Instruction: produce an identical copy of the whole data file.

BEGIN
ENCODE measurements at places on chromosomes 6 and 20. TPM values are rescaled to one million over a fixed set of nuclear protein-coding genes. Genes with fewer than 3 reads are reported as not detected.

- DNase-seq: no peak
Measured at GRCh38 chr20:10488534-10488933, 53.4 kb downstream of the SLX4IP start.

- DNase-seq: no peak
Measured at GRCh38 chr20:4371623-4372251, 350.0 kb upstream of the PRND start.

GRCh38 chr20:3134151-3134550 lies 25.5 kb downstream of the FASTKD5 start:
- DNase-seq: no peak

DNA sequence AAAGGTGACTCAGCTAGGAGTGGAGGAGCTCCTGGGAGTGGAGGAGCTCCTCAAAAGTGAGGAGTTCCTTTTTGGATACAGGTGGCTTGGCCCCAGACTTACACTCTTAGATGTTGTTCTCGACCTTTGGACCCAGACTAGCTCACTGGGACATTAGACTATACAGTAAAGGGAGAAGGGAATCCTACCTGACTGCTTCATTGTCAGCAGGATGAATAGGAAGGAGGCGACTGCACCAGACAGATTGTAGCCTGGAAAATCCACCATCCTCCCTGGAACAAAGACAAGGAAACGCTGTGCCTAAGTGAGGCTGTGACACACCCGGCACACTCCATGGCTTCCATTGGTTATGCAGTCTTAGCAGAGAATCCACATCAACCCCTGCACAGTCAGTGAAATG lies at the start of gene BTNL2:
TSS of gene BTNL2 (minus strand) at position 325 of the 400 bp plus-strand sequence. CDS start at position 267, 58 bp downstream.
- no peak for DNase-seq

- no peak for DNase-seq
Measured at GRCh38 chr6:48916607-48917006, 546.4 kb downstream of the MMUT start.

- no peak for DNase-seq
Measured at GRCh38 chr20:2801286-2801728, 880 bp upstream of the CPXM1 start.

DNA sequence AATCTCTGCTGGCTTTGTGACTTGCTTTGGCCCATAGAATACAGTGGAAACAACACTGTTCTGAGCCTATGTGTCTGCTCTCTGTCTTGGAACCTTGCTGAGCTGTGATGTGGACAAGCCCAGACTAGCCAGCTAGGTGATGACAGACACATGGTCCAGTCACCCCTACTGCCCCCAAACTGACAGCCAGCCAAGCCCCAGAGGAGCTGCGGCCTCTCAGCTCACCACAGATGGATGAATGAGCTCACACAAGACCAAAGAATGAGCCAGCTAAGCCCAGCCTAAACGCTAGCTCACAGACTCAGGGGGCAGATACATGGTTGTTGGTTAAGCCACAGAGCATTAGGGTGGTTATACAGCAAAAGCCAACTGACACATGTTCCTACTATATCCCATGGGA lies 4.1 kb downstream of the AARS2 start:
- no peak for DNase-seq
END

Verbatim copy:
ENCODE measurements at places on chromosomes 6 and 20. TPM values are rescaled to one million over a fixed set of nuclear protein-coding genes. Genes with fewer than 3 reads are reported as not detected.

- DNase-seq: no peak
Measured at GRCh38 chr20:10488534-10488933, 53.4 kb downstream of the SLX4IP start.

- DNase-seq: no peak
Measured at GRCh38 chr20:4371623-4372251, 350.0 kb upstream of the PRND start.

GRCh38 chr20:3134151-3134550 lies 25.5 kb downstream of the FASTKD5 start:
- DNase-seq: no peak

DNA sequence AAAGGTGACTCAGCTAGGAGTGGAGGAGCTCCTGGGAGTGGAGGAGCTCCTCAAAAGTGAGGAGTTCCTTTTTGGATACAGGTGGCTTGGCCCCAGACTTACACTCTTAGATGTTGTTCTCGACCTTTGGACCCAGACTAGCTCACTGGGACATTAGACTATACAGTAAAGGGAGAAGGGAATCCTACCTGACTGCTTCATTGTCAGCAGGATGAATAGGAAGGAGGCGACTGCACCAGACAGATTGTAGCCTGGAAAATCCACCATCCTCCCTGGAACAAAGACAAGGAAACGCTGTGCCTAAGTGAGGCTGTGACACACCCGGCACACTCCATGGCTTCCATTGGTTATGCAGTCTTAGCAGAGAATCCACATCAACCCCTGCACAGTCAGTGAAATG lies at the start of gene BTNL2:
TSS of gene BTNL2 (minus strand) at position 325 of the 400 bp plus-strand sequence. CDS start at position 267, 58 bp downstream.
- no peak for DNase-seq

- no peak for DNase-seq
Measured at GRCh38 chr6:48916607-48917006, 546.4 kb downstream of the MMUT start.

- no peak for DNase-seq
Measured at GRCh38 chr20:2801286-2801728, 880 bp upstream of the CPXM1 start.

DNA sequence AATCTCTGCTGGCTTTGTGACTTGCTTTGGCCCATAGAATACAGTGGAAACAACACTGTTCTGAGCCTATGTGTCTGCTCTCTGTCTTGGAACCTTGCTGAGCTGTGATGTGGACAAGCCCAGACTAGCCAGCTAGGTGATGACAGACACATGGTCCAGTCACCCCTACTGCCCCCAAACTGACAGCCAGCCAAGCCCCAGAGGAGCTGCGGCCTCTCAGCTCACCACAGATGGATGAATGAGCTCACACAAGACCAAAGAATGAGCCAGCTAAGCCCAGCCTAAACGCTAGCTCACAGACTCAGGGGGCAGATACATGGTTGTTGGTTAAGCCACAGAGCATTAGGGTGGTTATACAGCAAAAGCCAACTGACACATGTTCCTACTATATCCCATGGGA lies 4.1 kb downstream of the AARS2 start:
- no peak for DNase-seq